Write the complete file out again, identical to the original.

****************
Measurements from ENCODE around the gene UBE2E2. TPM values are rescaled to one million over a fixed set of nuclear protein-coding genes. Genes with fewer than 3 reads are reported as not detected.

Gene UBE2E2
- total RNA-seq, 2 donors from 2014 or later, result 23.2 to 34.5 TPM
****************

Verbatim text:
Measurements from ENCODE around the gene UBE2E2. TPM values are rescaled to one million over a fixed set of nuclear protein-coding genes. Genes with fewer than 3 reads are reported as not detected.

Gene UBE2E2
- total RNA-seq, 2 donors from 2014 or later, result 23.2 to 34.5 TPM